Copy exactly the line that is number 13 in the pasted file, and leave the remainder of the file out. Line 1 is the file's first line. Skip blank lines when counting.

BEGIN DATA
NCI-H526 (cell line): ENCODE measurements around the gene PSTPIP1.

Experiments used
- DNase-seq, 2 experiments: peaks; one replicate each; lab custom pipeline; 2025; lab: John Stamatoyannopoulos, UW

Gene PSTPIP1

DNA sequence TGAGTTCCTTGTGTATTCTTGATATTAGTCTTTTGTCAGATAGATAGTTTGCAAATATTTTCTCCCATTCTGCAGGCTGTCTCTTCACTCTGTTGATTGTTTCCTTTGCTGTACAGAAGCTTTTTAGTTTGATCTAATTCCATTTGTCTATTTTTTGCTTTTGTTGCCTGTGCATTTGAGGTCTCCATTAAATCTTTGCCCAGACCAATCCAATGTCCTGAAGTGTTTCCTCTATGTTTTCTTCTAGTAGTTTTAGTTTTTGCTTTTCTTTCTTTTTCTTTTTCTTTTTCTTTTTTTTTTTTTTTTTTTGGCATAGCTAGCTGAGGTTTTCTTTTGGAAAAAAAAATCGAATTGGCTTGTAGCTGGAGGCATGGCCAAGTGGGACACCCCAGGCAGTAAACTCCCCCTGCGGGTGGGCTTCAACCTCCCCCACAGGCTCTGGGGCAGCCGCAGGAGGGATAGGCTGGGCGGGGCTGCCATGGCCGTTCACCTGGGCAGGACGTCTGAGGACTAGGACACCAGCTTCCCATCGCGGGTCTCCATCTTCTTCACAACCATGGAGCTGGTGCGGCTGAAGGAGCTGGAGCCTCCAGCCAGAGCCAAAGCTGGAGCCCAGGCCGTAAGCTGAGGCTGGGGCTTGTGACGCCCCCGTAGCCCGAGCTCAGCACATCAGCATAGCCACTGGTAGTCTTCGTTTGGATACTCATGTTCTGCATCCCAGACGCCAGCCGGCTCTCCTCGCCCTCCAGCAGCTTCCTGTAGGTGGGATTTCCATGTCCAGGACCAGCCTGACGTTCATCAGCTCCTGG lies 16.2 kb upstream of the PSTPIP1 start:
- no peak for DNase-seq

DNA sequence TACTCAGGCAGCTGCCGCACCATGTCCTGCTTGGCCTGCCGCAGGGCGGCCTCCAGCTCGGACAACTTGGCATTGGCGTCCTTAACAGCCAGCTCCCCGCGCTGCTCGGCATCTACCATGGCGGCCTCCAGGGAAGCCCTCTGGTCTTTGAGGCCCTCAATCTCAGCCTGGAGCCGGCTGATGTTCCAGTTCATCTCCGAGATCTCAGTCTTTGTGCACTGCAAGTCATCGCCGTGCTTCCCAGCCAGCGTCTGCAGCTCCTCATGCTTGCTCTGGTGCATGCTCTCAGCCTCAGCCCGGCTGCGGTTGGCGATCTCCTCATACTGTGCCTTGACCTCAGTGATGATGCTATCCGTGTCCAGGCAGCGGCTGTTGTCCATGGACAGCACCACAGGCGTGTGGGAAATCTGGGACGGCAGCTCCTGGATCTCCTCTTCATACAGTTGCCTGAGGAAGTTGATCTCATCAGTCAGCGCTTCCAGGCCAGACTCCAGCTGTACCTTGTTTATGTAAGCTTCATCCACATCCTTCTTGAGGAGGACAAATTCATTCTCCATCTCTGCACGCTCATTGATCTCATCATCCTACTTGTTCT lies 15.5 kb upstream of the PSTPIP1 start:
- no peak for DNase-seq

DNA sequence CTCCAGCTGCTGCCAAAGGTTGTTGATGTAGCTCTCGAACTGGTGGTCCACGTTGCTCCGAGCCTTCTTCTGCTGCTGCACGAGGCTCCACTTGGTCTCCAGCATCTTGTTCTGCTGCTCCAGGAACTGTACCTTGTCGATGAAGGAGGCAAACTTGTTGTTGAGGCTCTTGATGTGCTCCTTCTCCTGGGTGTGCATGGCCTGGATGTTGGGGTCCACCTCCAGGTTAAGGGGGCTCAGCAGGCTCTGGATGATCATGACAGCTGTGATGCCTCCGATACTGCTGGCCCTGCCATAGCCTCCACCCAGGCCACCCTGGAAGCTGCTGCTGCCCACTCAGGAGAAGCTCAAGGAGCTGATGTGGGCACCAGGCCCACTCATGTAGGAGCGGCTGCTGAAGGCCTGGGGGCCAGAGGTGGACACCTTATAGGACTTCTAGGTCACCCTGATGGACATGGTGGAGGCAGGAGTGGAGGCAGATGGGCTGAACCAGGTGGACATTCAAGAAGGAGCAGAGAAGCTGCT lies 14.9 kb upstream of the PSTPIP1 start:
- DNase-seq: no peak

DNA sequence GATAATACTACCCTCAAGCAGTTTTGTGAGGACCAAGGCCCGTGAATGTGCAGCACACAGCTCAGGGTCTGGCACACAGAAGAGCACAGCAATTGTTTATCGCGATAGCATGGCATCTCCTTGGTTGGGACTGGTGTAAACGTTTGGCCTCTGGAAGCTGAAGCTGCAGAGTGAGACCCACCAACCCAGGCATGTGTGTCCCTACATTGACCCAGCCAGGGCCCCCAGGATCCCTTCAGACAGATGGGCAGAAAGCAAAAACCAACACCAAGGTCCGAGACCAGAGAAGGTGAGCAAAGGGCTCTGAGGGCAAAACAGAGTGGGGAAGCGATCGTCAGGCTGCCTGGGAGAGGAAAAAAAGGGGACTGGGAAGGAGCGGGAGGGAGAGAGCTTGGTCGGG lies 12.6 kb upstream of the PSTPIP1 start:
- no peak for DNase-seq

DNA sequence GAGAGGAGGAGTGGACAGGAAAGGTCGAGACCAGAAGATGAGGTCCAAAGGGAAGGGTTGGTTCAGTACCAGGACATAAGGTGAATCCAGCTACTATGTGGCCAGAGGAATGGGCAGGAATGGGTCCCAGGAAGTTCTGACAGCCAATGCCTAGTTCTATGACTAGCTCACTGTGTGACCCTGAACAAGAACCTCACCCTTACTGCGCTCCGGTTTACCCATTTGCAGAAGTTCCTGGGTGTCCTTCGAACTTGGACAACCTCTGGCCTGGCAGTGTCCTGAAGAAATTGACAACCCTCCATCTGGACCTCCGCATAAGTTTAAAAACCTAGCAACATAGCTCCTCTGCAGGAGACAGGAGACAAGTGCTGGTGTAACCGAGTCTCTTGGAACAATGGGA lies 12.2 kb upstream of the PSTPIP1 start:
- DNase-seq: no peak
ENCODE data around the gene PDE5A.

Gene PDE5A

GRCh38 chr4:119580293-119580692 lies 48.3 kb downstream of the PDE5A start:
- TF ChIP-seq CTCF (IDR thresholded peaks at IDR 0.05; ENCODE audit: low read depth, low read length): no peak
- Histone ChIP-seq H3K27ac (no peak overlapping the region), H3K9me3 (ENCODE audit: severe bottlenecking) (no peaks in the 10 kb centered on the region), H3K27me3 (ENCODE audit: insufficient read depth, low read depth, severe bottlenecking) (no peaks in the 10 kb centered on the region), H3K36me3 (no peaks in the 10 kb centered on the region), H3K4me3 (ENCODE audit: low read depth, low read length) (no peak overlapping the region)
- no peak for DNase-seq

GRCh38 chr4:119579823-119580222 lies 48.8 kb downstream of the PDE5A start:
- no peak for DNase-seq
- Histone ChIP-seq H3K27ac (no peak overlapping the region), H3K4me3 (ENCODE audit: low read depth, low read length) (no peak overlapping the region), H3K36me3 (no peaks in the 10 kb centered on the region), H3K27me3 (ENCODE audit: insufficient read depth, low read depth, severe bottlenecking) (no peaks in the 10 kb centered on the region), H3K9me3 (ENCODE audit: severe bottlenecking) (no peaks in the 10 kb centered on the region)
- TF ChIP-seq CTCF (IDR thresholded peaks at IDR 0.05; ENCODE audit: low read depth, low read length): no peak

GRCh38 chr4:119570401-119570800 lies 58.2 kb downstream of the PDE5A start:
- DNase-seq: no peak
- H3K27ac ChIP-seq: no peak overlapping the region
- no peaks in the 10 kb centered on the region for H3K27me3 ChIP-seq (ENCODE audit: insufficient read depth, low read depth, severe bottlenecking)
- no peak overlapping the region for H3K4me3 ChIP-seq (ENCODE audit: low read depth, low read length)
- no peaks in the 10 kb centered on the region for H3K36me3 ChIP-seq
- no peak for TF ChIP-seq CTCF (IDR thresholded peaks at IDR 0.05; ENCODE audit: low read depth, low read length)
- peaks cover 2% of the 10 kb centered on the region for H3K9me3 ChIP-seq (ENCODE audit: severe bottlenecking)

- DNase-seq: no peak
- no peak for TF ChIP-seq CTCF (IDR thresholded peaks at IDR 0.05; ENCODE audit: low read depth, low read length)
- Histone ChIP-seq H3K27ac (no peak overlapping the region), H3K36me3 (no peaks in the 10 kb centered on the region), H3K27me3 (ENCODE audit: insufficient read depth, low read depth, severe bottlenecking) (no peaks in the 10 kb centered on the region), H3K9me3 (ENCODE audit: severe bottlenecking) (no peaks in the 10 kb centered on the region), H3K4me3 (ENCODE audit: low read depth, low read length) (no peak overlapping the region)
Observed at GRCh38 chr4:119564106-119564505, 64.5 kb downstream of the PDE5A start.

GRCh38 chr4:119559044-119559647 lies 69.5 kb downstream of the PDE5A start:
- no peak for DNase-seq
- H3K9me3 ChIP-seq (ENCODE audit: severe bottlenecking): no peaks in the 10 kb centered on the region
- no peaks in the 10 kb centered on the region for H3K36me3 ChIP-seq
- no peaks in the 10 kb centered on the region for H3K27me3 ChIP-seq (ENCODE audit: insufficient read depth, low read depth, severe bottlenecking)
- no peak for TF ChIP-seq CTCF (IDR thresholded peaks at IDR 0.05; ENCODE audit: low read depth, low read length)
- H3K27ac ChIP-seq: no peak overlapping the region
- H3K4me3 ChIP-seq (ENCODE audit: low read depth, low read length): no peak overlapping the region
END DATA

DNA sequence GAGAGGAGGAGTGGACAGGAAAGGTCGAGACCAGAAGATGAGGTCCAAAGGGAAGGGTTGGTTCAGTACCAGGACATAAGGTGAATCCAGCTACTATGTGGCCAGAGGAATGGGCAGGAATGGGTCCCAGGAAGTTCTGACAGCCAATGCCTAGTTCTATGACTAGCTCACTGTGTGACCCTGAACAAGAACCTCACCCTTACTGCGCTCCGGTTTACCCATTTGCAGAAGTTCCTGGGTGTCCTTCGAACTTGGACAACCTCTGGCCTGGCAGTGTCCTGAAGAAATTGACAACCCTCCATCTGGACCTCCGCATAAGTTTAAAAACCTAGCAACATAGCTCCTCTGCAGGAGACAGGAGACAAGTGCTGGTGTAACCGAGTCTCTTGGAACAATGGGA lies 12.2 kb upstream of the PSTPIP1 start: